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Lindsey Lundmark
12 AP
3 November 2014
Making Connections:
A Close Reading of William Shakespeares A Midsummer Nights Dream through a
Psychoanalytical Perspective

A Midsummer Nights Dream presents various situations in which reality versus illusion
comes into play regarding the relationships between the four lovers. In the play, the four main
characters (Demetrius, Lysander, Hermia, and Helena) struggle with finding true love amongst
one another. Hermias father wants her to marry Demetrius and the duke of Athens, Theseus,
says she must obey her father or become a nun. Oberon, the fairy king, sees the trouble so he
sends his servant fairy, Robin Goodfellow (also known as Puck), to cast a spell. Oberon tells
Puck he cast the spell of the wrong person. Eventually, Lysander ends up with Hermia while
Demetrius ends up with Helena; however, throughout this big ordeal anxiety runs high. (a lot of
the summary has been deleted)
Through a psychoanalytical perspective, A Midsummer Nights Dream can be used to
reflect the troubles of William Shakespeares personal life. In Act 1, Lysander states The course
of true love never did run smooth (Shakespeare 136). Not only do the characters from this play
know about the difficulty of love, but so does Shakespeare which might be why he incorporated
this iconic line. When Shakespeare was just eighteen years old, he felt he had no choice but to
marry Anne Hathaway, who was twenty-six, because she was pregnant with their first child.

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They ended up having three children together before he left them to live in London. While he
was in London, he had many mistresses. His sonnets are used as evidence to prove that he got
around and that he cheated on Anne Hathaway almost as if they were never married to begin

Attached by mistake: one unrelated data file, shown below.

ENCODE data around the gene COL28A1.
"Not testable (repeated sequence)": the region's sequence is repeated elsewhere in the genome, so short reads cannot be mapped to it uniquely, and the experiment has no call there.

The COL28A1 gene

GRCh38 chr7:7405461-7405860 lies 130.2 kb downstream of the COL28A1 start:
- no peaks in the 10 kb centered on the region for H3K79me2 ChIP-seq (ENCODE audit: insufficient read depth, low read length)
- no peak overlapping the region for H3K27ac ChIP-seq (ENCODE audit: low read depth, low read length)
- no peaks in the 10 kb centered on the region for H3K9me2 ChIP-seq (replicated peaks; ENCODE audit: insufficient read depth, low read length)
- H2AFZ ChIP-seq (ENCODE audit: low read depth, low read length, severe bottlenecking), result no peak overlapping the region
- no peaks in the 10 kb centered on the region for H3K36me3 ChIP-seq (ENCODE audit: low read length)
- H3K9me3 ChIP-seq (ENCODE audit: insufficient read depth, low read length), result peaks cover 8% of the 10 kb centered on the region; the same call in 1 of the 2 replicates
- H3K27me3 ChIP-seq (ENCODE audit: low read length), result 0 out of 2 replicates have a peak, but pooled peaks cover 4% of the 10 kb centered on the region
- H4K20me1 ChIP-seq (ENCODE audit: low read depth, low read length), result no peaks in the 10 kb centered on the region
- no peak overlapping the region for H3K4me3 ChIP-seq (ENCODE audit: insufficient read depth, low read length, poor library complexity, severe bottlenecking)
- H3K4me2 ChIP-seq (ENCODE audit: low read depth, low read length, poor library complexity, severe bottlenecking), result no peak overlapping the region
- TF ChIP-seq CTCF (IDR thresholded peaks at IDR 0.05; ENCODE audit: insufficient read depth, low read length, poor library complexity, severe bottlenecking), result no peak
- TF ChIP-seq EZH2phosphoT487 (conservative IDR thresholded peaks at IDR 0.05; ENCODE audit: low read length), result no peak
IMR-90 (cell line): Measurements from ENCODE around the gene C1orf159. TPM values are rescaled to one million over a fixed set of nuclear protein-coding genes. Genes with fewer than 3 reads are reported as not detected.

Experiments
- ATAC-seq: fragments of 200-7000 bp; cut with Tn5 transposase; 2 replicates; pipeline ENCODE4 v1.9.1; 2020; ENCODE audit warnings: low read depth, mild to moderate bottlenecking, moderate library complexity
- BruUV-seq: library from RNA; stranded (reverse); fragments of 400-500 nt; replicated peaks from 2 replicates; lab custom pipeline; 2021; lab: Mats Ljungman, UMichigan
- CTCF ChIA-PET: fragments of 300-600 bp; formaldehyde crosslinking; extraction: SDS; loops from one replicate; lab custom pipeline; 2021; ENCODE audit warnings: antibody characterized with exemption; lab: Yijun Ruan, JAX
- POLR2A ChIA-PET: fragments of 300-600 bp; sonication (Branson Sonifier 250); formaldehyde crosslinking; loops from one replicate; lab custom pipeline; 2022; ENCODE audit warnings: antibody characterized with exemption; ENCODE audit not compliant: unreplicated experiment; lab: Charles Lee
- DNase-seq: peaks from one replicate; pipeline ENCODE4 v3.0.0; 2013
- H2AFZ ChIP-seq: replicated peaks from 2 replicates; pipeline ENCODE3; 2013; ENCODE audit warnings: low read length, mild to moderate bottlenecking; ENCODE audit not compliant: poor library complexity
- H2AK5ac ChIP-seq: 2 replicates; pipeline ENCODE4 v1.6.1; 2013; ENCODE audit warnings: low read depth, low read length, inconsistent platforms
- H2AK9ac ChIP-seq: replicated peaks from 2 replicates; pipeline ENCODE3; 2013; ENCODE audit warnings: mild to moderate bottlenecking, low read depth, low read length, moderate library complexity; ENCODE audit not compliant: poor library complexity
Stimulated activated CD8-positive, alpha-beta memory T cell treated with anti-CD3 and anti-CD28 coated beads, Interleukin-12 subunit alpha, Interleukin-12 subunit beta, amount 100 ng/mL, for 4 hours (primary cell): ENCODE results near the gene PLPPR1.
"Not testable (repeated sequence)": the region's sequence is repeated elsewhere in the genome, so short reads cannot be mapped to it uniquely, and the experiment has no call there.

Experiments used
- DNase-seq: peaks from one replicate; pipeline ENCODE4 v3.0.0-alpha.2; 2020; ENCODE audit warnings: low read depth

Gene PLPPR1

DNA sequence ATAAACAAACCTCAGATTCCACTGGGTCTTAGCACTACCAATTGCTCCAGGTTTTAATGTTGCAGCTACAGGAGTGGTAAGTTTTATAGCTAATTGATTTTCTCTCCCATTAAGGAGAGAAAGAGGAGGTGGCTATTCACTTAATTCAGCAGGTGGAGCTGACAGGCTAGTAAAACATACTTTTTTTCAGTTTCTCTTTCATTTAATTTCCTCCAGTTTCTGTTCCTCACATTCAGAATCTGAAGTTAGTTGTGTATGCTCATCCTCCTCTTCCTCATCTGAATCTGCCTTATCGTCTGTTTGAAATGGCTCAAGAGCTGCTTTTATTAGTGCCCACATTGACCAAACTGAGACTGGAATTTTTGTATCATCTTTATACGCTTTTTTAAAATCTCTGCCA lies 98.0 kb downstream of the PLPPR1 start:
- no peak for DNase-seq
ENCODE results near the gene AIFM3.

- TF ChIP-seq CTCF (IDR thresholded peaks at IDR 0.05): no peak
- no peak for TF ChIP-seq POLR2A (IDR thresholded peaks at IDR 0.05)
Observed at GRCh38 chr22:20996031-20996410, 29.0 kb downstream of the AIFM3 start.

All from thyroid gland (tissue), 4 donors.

with. His sonnets also can be read into to prove his possible bisexuality as some of them are
addressed to the Fair Lord, who is speculated to be a young man. While very little of this can
be proven for sure, it serves as a basis for the argument of Shakespeares troubled personal life.
Despite the fact that Demetrius, Lysander, Hermia, and Helena all go through much more
strenuous events involving love, perhaps Shakespeare modeled these events after his own. His
confused view of true love helped lead to the extreme dramatization of his relationships to serve
as the foundation for the messed up love-square he created in A Midsummer Nights Dream.
Another incident where psychoanalysis comes into play due to anxiety is when Hermia
awakes from a dream. Methought a serpent ate my heart away,/And you sat smiling at his cruel
prey (156-157). Hermia was in a state of distress as she thought she was being attacked by a
snake while Lysander watched on and did not do anything to help. This indicates that she may
have a serious fear of men in general or being betrayed by one. Throughout the play, Hermia
goes from the extremes of having both Lysander and Demetrius in love with her to having
neither of them wanting anything to do with her. It is hard for her to maintain her self-confidence
when her feelings are being played around with. On top of all of that, her father does not approve
of her love of Lysander. For the majority of the play, she is in a stressful situation involving love.
It is almost as though she is conflicted about whether or not she should put up a wall. Her id is
telling her to risk it because nothing is more important than Lysander and if she needs to kill
herself instead of be with him, so be it; however; her superego wants her to play it safe so she
does not put herself through more suffering than she already has. In the end, her id overpowers

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her superego. Fortunately for her, Oberon and Puck were looking out for all four of the lovers.
She ends up marrying Lysander which was her goal from the start of the play.
Looking at A Midsummer Nights Dream through a psychoanalytical lens is important as
it not only helps to further understand what is happening throughout the play and why the
characters do what they do, but it also because it helps relate the play to Shakespeares life. This
is informative as well as interesting. In all honesty, it is necessary to have background
information on lock in order to make the connection between the events in the book and
Shakespeares life or else this play may just blend in with all of the other Shakespeare plays
involving the difficulty of love.